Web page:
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Monastic Poverty And Real Poverty


PovertyWe may at times mix between ‘monastic poverty’ and ‘real poverty’ when we read the life of a saint or consider the life of a monk or nun, however the distinction is rather valid and important to note. For the purpose of this paper, ‘monastic poverty’ describes a monk or nun’s voluntary vow of poverty, whereas ‘real poverty’ stems as a result of extremely poor economic conditions that place persons in dire need for material resources to merely live.

Simply put, ‘monastic poverty’ usually means renunciation of private property to the point where the monk or nun owns nothing of their own, but has all things in common with his or her monastic colleagues. In fact, entering a cenobitic monastery such as that associated with Pachomius and Shenoute in forth and fifth century Egypt was more likely to protect a monk from ‘real poverty’ and starvation.

The distinction here is the voluntary / involuntary nature of the poverty that a person may be subject to. Indeed, though a person outside a monastery may suffer ‘real poverty’, such poverty is usually outside their will and unlikely to have originated as a sacrifice to God. On the other hand, the monastic vow of poverty tends to have as its original intention a sacrificial element for God, and above all is a willful step towards poverty.

To compare ‘real poverty’ with ‘monastic poverty’, one may suppose real poverty the greater of the two, in that ‘real poverty’ may threaten human life by causing real physical suffering and even death. However this would be wrong. Indeed, we cannot rank ‘real poverty’ with ‘monastic poverty’ for monastic poverty would not and could not compete with the physical extremes brought about by ‘real poverty’. We cannot compare the two forms of poverty because ‘monastic poverty’ does not have poverty as its goal, but rather uses poverty as a means to the goal, being unity with God.

Since it has been established that one does not choose to be subject to ‘real poverty’ due to its involuntary nature, we now turn our attention to some aspects of ‘monastic poverty’.

‘Monastic poverty’ involves the renunciation of private property. As such, possessions can be potentially problematic since they are material things defined by our attitudes. Our thoughts towards these material things can potentially attach them to us – for example, “these items belong to me”. As such, Evagrius exhorts the monk or nun to renounce possessions, arguing that the “person without possessions enjoys the pleasure of a life free from cares” but the person still attached to possessions suffers from continual anxieties about them. As a result, Evagrius argues that such possessions distract the monk or nun from prayer and contemplation on God.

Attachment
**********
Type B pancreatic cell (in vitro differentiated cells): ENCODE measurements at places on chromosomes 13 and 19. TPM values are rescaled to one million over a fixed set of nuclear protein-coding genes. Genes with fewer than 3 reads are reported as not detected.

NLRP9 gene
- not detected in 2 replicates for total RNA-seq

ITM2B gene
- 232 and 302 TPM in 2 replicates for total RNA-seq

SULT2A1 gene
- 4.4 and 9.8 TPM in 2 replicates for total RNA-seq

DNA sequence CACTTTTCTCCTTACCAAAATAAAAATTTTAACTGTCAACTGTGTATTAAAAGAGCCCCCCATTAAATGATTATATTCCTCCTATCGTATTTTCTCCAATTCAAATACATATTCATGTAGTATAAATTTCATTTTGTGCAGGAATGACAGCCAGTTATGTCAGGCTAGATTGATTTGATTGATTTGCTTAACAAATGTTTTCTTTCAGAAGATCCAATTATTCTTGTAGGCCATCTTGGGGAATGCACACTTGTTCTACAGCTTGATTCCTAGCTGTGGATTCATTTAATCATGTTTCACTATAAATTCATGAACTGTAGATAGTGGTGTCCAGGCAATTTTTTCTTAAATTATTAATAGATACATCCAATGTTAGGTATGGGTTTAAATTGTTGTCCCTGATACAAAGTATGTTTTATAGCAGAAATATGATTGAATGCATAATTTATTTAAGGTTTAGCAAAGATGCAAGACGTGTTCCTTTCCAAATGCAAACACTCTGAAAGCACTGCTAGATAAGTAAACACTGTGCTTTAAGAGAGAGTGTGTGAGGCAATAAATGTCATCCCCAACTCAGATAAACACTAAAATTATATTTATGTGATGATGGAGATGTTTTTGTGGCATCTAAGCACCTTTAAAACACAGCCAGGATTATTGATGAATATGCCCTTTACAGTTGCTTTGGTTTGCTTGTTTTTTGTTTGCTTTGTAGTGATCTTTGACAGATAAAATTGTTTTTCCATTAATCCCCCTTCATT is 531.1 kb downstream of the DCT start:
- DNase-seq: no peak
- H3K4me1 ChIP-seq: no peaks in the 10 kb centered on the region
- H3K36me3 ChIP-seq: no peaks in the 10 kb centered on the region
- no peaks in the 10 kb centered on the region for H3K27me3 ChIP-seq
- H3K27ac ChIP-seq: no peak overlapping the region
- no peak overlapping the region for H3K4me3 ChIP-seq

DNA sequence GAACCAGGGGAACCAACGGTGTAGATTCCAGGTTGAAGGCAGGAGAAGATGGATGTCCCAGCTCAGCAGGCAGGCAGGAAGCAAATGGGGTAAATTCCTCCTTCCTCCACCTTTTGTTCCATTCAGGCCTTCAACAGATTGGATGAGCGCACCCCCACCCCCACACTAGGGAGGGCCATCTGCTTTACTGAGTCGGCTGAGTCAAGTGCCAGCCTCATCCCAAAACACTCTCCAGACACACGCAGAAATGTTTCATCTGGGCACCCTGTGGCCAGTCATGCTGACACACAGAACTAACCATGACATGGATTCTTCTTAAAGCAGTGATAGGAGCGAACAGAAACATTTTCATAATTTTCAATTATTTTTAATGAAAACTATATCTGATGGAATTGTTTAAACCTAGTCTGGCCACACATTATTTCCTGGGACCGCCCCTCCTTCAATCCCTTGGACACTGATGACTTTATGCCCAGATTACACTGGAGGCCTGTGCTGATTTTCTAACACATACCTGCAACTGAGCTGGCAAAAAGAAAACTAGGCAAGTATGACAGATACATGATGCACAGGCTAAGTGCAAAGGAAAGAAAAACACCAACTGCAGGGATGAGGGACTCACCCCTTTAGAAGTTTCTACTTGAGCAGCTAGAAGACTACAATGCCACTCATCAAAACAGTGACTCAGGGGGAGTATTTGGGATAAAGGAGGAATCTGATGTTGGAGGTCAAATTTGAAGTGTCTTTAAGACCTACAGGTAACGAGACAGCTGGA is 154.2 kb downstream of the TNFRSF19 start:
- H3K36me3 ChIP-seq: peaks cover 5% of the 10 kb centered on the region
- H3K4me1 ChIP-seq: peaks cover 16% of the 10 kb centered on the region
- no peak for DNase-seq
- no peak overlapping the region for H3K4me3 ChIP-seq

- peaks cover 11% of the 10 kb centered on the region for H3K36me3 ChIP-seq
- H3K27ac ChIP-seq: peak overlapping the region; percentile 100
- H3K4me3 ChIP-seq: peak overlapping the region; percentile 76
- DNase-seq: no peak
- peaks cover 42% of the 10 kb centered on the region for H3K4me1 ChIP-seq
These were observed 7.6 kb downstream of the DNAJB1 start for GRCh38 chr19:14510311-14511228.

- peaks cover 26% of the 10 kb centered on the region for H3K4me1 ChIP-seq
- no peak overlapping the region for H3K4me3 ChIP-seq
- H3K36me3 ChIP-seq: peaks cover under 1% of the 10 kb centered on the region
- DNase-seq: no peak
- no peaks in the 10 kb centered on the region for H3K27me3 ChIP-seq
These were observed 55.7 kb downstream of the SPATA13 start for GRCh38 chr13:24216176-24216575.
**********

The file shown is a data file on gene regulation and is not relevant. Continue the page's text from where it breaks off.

However, considering the above, monks and nuns are not expected to live with absolutely nothing, but to merely have the most basic necessities. As a result, monks and nuns will inevitably come into contact with money in one way or another. To this Evagrius warns the monastic celibate of the demon Love-of-Money. Evagrius consistently encourages generosity to the truly poor, but warns that the demon Love-of-Money may suggest that such generosity threatens to send the monastic donor over the edge of self-sufficiency into “real poverty”. As a result, the demon Love-of-Money may suggest that the monastic donor avoid such generosity to the truly poor.

Evagrius advises though that the ideal monk or nun ought to live at the edge of poverty, accumulating only enough to support themselves and to provide basic hospitality to their guests. Any surplus to this amount is to be given to the poor. He suggests that the monk or nun cultivate a condition of economic vulnerability, which fosters a spiritual condition of dependence on God and openness to other people.

Evagrius goes further in advising the monastic celibate of potential pitfalls, saying that the demon Love-of-Money may deceitfully persuade the monastic celibate to perform charitable acts of kindness while all the more introducing the donor to the demon of vainglory and the demon of pride.

In considering the above, I hope the reader notes that though ‘real poverty’ and ‘monastic poverty’ may sound similar, they are quite distinct and have rather different challenges. We should try and implement in our life some element of charity and avoid the pitfalls of ‘monastic poverty’ since “It is easier for a camel to go through the eye of a needle than for a rich man to enter the kingdom of God.”